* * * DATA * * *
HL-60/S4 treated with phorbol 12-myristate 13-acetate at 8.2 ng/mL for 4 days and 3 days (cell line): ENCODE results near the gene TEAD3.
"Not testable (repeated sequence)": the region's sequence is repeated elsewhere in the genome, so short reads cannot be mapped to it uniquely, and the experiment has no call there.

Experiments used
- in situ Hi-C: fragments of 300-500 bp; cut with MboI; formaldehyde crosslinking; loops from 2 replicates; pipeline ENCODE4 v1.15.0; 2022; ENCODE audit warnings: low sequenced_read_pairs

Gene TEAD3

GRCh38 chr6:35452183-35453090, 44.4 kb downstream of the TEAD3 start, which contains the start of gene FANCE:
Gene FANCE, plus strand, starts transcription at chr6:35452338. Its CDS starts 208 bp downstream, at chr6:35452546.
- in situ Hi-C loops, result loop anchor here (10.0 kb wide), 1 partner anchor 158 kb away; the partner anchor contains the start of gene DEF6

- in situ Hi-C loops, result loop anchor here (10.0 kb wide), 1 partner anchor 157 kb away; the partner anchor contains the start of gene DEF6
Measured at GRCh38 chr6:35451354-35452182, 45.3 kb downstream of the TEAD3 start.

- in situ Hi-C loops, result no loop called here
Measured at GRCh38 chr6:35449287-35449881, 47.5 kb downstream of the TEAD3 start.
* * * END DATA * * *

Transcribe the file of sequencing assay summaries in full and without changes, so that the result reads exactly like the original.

HL-60/S4 treated with phorbol 12-myristate 13-acetate at 8.2 ng/mL for 4 days and 3 days (cell line): ENCODE results near the gene TEAD3.
"Not testable (repeated sequence)": the region's sequence is repeated elsewhere in the genome, so short reads cannot be mapped to it uniquely, and the experiment has no call there.

Experiments used
- in situ Hi-C: fragments of 300-500 bp; cut with MboI; formaldehyde crosslinking; loops from 2 replicates; pipeline ENCODE4 v1.15.0; 2022; ENCODE audit warnings: low sequenced_read_pairs

Gene TEAD3

GRCh38 chr6:35452183-35453090, 44.4 kb downstream of the TEAD3 start, which contains the start of gene FANCE:
Gene FANCE, plus strand, starts transcription at chr6:35452338. Its CDS starts 208 bp downstream, at chr6:35452546.
- in situ Hi-C loops, result loop anchor here (10.0 kb wide), 1 partner anchor 158 kb away; the partner anchor contains the start of gene DEF6

- in situ Hi-C loops, result loop anchor here (10.0 kb wide), 1 partner anchor 157 kb away; the partner anchor contains the start of gene DEF6
Measured at GRCh38 chr6:35451354-35452182, 45.3 kb downstream of the TEAD3 start.

- in situ Hi-C loops, result no loop called here
Measured at GRCh38 chr6:35449287-35449881, 47.5 kb downstream of the TEAD3 start.